“Europeans are trying to trick North American retailers into doing more of collective oversight by diluting accountability,” said Hajagos-Clausen. “At one level, of course, we want more brands to register – after all, the same factories produce for American, European and other international brands. But all that is happening here is a reduction in the credibility of the overall program, making it impossible to use the agreement as a possible blueprint for global coverage of a dangerous time for textile workers everywhere. “
Faruque Hassan, the president of the Association of Apparel Manufacturers, did not respond to requests for comment. And while some Western brands like Asos have publicly stated that they would support a legally binding deal, most were unwilling to speak out during the ongoing negotiations. H&M, the Swedish retailer that was instrumental in creating the original deal, is also leading the current talks and remains “engaged” according to Payal Jain, H & M’s director of global sustainable production.
Ms. Jain said H&M strongly supports a structure involving trade unions, employers’ organizations and the government, as well as clear accountability for brands and increasing fire and building security capabilities in the country.
“We are confident that we can come up with good solutions,” she added.
The Bangladeshi factory workers, already dealing with wage cuts and late wages, will be counting on it. Apparel exports, which make up 80 percent of Bangladesh’s annual export revenue, fell 17 percent in 2020. The country’s apparel sector was devastated when brands closed stores during the pandemic and canceled orders worth up to $ 3.5 billion, ruining many factory owners. The industry has recovered, but the future remains uncertain – especially with ongoing lockdowns and virus outbreaks.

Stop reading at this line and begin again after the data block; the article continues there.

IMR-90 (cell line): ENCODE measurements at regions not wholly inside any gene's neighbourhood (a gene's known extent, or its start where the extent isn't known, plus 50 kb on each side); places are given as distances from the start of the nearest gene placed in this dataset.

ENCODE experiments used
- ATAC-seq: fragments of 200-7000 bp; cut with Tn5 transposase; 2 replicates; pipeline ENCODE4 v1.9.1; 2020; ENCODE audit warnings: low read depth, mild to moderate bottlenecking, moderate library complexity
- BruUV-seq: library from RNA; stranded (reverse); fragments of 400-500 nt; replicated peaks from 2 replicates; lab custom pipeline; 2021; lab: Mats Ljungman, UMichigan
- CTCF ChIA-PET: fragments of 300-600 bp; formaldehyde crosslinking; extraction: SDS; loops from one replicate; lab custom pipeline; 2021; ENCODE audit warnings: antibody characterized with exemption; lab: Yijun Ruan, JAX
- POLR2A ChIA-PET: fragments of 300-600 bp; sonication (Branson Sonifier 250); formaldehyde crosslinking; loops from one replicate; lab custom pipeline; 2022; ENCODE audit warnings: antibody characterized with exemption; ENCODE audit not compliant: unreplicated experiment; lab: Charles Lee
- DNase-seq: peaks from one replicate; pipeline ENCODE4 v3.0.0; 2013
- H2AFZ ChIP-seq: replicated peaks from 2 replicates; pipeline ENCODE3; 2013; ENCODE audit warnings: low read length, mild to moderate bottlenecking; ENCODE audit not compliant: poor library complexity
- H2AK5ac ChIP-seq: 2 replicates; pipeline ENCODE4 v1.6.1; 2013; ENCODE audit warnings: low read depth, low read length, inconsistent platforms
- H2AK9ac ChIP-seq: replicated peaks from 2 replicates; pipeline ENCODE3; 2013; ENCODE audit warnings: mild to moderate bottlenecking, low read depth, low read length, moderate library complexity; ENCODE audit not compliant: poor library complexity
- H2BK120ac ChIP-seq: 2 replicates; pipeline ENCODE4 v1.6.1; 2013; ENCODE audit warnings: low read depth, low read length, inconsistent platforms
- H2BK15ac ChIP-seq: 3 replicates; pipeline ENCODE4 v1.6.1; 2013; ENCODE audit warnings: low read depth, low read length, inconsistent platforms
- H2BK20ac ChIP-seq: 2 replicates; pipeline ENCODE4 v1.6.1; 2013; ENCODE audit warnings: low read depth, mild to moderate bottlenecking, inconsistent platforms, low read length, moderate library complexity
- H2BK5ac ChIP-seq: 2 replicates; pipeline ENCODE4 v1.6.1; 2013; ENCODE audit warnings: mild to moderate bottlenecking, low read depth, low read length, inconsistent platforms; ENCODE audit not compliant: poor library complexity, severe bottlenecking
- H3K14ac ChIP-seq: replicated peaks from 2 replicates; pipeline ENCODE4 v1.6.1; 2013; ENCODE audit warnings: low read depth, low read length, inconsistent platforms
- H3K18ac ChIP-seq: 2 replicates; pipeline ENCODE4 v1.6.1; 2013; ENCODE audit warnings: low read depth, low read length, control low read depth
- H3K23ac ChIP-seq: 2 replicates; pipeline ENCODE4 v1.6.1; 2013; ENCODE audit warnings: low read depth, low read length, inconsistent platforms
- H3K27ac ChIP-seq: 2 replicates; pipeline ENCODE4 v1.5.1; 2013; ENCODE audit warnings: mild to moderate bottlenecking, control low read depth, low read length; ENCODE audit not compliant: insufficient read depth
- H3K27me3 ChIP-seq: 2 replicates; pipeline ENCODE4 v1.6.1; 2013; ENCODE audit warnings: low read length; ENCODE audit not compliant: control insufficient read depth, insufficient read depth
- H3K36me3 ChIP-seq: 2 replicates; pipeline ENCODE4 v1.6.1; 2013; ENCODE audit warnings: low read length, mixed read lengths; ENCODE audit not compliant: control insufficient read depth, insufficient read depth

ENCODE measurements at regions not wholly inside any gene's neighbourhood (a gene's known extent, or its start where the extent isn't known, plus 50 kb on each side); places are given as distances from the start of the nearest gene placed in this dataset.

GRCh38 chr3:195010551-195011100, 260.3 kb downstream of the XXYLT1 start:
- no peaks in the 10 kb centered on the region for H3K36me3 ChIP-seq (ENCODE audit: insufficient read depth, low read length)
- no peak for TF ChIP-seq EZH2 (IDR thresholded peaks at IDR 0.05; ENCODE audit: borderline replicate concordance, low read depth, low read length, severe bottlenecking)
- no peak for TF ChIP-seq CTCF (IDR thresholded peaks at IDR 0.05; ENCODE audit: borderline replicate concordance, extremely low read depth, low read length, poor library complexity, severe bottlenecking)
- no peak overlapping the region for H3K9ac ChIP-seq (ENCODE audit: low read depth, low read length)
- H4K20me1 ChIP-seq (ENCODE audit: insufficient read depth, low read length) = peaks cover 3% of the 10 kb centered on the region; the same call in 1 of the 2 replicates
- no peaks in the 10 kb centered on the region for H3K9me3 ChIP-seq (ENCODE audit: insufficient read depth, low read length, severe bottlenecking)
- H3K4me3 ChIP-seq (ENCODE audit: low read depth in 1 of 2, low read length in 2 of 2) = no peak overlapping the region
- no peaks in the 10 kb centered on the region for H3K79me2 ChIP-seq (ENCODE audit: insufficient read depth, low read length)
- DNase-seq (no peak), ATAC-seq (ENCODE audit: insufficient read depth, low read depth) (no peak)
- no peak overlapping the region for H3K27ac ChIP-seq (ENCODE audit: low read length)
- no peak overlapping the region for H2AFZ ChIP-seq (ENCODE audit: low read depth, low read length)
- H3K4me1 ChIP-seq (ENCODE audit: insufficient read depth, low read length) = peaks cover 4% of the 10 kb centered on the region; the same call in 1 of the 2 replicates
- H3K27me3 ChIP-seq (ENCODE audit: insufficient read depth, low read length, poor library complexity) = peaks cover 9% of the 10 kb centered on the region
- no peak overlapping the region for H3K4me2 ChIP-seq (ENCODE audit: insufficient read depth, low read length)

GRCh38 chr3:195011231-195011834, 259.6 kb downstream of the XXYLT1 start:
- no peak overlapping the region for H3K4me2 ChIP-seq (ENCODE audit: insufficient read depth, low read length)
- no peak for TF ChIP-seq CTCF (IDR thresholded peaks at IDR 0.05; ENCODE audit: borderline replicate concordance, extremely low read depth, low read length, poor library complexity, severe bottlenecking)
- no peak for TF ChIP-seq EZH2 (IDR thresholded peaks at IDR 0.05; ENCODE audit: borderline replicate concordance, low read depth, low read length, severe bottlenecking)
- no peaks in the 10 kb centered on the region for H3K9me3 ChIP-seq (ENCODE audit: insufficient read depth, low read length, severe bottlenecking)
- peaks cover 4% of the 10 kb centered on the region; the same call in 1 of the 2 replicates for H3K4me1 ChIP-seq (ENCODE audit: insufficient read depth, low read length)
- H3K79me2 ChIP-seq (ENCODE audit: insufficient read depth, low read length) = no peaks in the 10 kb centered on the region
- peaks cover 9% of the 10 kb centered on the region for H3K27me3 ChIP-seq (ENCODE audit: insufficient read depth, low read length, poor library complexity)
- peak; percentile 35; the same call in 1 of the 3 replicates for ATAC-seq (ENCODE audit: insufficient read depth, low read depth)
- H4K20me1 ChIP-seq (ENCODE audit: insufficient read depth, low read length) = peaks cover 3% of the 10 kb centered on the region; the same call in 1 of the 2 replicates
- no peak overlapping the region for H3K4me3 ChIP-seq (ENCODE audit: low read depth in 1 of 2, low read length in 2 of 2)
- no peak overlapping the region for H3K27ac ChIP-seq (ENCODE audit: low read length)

Small and medium-sized factory owners have long said they have come under pressure from the investments required to meet safety standards. Now their finances continue to suffer as many global brands continue to cut contract prices in a difficult trading environment. Brands have also asked factories to implement costly new security measures related to Covid 19.
According to Posner, although clear improvements have been made to occupational safety in Bangladesh, the work is far from over. While the deal and alliance reached around 2,500 factories, the industry is known to have more than twice as many facilities, including subcontractors. A significant proportion of the factories in Bangladesh remain unsafe.
“As the world opens up again and demand continues to rise, no one in this equation can afford to take their eyes off the ball,” said Posner. “The legacy of the agreement is at stake.”